Marian Pankowski's later prose makes a show of being the work of old age, is patently autobiographical and, strange as it may sound, in its own way joyful. The author constantly refers to a particular, though rarely exploited privilege of old age, which could perhaps be expressed as follows: "I no longer have to pretend or indeed, to prove anything." By this token, the old age he describes also has a liberating quality, which is what makes it joyful. The old writer, suggests Pankowski, is someone who has seen through the bogusness of literature, and if he does ever surrender to fiction, he is always fully aware of the humbug. In the story that opens Pankowski's latest book there is a good deal of coquetry. A retired professor of literature, with - what a surprise! - the same name as the author, spends the winter holidays in Ostend. He is tracked down there by Henrieta, a Polish journalist. They converse with each other in an odd, extremely literary way, a style both mannered and eccentric; in addition, Henrieta is a suspiciously shrewd individual. In the end, it turns out that this consummate expert on Pankowski's works is also the daughter of a woman who was once the hero's great love. The sorrows of young Werther? Of course, especially as the same story is interlaced with an amusing apocryphal text - fictional notes from Goethe's actual journey of autumn 1790 from Silesia to Cracow and Wieliczka. Marian Pankowski's prose has always been provocative and spectacularly lacking in humility, but the work of his latter years takes this to its limits. I am thinking chiefly of his merciless, extremely ironical attitude to himself and his own work. There are no qualifiers here, no makeover, nothing that could be classed as a writer's concern for his own literary reputation or for the future success of his work. Quite the reverse - it is as if Pankowski wanted to convince us that he doesn't take himself or his art seriously, or in any case not to excess.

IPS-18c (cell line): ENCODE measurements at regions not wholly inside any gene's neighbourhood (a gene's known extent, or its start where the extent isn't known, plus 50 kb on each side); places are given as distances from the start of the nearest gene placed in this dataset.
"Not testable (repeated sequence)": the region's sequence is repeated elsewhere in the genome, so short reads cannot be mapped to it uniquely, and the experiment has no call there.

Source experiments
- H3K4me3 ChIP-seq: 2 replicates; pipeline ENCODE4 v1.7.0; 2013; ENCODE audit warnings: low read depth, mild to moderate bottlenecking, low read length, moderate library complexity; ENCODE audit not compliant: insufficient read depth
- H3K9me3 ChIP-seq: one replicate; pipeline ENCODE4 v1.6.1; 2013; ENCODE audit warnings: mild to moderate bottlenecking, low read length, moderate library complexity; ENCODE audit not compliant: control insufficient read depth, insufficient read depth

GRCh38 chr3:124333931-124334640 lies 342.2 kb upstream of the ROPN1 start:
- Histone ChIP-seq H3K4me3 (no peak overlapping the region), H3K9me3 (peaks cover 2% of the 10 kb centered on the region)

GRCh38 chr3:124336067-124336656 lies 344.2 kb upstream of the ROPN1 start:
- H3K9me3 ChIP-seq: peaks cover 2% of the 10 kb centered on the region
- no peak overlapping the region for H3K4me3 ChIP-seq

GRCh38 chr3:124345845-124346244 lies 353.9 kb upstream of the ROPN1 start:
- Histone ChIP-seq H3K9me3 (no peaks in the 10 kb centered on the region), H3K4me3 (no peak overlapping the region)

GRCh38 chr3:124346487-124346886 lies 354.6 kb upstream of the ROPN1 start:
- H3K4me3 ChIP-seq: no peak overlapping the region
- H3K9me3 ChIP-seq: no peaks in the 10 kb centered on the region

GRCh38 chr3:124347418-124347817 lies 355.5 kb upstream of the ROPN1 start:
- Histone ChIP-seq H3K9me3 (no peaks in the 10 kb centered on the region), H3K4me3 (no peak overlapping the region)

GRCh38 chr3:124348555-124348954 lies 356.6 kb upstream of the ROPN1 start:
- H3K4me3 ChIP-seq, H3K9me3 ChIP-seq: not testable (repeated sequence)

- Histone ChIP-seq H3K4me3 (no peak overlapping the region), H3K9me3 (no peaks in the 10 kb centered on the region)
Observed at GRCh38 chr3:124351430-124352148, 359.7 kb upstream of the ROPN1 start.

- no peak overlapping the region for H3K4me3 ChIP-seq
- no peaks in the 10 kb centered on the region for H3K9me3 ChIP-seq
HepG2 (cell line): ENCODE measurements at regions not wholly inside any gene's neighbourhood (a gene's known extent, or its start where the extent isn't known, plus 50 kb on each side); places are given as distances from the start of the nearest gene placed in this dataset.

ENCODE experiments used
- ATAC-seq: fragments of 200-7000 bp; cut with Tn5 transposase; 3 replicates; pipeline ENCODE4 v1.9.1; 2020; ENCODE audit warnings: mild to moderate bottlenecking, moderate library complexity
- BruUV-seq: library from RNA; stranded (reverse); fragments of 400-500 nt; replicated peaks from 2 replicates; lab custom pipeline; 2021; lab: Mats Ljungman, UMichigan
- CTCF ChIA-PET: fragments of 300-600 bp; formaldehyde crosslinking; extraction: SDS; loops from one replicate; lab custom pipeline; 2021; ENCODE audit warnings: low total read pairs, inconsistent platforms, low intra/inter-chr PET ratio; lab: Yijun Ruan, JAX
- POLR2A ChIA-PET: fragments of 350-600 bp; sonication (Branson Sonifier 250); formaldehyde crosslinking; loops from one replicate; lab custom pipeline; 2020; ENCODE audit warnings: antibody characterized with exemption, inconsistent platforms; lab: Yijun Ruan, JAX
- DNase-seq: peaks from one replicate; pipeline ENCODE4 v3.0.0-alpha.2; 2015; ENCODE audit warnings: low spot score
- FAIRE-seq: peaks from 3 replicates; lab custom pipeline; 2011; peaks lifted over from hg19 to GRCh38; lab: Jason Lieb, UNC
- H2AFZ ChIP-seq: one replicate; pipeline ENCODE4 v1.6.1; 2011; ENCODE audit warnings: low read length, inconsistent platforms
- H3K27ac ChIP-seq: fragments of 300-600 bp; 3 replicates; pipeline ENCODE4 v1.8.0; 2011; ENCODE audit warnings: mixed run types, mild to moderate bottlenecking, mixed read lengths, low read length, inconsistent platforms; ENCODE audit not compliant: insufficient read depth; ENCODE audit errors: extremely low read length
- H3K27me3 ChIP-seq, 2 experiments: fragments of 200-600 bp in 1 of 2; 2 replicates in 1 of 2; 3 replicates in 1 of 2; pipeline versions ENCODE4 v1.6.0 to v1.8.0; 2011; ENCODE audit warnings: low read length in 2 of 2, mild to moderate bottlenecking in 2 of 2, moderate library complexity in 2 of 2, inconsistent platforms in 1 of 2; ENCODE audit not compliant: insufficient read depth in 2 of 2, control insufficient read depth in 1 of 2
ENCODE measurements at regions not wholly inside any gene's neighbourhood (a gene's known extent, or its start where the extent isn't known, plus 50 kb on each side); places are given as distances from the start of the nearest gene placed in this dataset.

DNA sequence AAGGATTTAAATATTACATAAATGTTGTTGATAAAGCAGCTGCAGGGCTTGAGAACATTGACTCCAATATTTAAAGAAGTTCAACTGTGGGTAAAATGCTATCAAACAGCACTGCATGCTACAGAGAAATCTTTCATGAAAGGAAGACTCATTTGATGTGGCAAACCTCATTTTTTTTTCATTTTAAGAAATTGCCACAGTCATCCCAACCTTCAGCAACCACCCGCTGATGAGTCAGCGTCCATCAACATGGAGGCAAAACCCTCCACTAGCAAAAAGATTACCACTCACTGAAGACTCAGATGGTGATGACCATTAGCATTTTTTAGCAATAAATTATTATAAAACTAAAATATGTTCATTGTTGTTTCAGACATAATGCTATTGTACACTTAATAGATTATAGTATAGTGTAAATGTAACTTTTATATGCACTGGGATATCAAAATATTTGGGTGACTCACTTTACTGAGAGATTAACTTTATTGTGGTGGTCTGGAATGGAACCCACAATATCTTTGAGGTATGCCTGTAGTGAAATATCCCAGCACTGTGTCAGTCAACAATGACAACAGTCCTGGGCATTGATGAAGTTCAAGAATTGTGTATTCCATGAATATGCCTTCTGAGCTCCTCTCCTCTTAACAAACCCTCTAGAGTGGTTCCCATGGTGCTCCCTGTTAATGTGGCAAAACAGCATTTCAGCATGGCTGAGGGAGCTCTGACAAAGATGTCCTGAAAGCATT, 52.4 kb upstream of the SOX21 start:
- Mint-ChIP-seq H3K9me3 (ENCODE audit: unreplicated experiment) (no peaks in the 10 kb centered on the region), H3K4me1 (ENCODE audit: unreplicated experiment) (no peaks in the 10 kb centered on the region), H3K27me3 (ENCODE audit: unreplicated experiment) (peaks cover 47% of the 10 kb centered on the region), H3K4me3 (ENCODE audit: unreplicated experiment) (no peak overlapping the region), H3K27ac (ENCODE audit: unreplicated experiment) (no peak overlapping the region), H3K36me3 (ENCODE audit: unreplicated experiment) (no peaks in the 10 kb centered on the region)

- Dariusz Nowacki